I think one of the best ways to get a conversation started on Twitter is to blog about disability and diversity, so if you ever write your own post on this subject, please tweet it to me so I can share it and discuss it with you.

ely

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7 responses to “Social Media & Disability

  1. I actually was pretty much an asshole about disability prior to my own illness, so, yes, I know how ugly things get. I said awful things and had no understanding of how disability works. Being this ignorant made my disabilities so hard to accept. But, I don’t think it should take this pain to be accommodating and courteous towards other people, and to be careful with phrasing..

    We need to get a dialogue started and keep it going because disability is part of life. Disabled people deserve respect and inclusion. And, I thank you for sharing your own perspective and getting the conversation going.

  2. I really feel like I need to educate myself more. I don’t have a disability or illness, so I feel like I must have said something at one point in my life that is offensive, without even knowing it. I want to learn as much as I can about disability, diversity and representation, so I don’t do it again. That’s why I was so excited when you asked whether I wanted to join disability diaries! I’m looking forward to it.

  3. I was just having a conversation with my coworker about disability yesterday, and it shocked me how blatantly ableist people can be without even thinking about it. It’s really great that there are people open enough to blog about their experiences so others can learn more about what it’s actually like to live with a disability or illness. I’ll have to remember to sign up for Disability Diaries. It seems like it’ll be a great project!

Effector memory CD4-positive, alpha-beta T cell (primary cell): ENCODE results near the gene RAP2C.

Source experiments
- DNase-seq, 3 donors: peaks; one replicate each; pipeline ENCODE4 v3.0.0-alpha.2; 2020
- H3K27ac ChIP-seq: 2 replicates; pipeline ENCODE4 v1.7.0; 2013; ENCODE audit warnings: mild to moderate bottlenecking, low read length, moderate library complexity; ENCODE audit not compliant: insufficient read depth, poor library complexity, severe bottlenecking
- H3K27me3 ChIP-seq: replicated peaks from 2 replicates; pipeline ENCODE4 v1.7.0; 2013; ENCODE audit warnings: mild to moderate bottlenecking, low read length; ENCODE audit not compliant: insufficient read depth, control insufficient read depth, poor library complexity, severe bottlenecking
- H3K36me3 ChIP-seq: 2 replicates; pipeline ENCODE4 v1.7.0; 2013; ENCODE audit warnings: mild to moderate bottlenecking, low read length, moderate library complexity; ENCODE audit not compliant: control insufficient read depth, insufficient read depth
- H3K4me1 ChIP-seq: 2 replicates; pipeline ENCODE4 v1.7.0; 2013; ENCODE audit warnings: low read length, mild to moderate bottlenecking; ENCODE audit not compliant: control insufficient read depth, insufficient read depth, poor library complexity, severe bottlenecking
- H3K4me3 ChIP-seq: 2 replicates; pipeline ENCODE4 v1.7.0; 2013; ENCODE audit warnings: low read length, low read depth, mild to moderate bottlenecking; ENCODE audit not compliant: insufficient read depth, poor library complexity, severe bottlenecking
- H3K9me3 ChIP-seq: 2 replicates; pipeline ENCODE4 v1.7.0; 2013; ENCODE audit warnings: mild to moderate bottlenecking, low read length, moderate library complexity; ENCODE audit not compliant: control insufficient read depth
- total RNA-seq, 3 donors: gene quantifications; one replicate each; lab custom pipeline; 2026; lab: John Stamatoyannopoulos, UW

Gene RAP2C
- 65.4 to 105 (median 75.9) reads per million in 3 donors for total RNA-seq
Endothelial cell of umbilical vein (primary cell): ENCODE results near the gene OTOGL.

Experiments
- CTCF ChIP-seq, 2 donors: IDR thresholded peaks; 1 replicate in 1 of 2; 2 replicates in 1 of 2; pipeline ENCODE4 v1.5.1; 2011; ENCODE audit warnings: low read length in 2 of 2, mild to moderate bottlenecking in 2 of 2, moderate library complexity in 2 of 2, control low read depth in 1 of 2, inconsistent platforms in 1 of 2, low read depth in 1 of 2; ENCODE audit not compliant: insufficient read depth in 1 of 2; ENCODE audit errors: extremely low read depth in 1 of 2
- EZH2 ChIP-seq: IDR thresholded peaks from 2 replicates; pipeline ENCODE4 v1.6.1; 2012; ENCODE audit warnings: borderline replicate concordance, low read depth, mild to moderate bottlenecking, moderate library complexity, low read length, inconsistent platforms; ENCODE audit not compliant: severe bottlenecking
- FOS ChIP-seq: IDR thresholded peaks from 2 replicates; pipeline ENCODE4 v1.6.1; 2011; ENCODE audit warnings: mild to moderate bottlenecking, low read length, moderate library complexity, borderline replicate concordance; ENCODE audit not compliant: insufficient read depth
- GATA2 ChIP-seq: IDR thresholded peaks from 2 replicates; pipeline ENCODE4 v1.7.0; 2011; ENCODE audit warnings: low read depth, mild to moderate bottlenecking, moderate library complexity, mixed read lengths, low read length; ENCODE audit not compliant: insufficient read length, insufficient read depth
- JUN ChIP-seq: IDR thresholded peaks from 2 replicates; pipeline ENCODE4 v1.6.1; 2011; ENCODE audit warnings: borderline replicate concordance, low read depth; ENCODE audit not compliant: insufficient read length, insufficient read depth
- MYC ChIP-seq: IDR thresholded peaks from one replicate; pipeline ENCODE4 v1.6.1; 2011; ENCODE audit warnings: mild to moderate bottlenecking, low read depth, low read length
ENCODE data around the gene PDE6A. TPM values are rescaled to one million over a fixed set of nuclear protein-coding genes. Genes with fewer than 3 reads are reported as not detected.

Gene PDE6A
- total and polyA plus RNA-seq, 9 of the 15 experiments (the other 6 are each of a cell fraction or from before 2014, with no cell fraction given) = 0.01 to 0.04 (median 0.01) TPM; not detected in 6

4. Agh, yes I’ve seen that kind of language used a lot and it makes me sad. I do genuinely think some people don’t realise what they’re saying because that kind of speech is so ingrained in just everyday language…I’m not trying to excuse it! But I do think good people say the wrong things at times and don’t mean it. But yeah, any sort of joke at the expense of disability is not funny and it should stop. I love the websites you’ve recommended! I’ve read so many articles on the kidlit Disability site and they’re amazing. I know people do tons of diversity advocacy book posts and recommendations, but I’d love to see more on disabilities recs too. *nods*

  5. *faffs in late and breathing heavy from running* – sorry, I’m behind on my blog-hopping!

    Thanks for the link to my post o.o (Ely = awesome!)

    And yes! Spread the talkity-talking about disability!!!!!!!!!!!

  6. I will need to check out these links you shared and am definitely in agreement when it comes to the way disability is treated in social media, especially mental disabilities. Epilepsy is a bit of both, though, and the first thing people think about is when the person with the condition convulses. In many cases, they find it as a laughing matter, which is sadistic. I really like your idea of putting together a Disability Diary and have a great amount of admiration for people that are willing to open up and share their experiences. I have brought up my condition on occasion, but only when I feel it is relevant to the discussion at hand. I responded to your personal story via Goodreads message (where you talk about your foot), but I must say that I am moved by your stories and thank you for what you have done with regard to your research and spreading awareness of disabilities.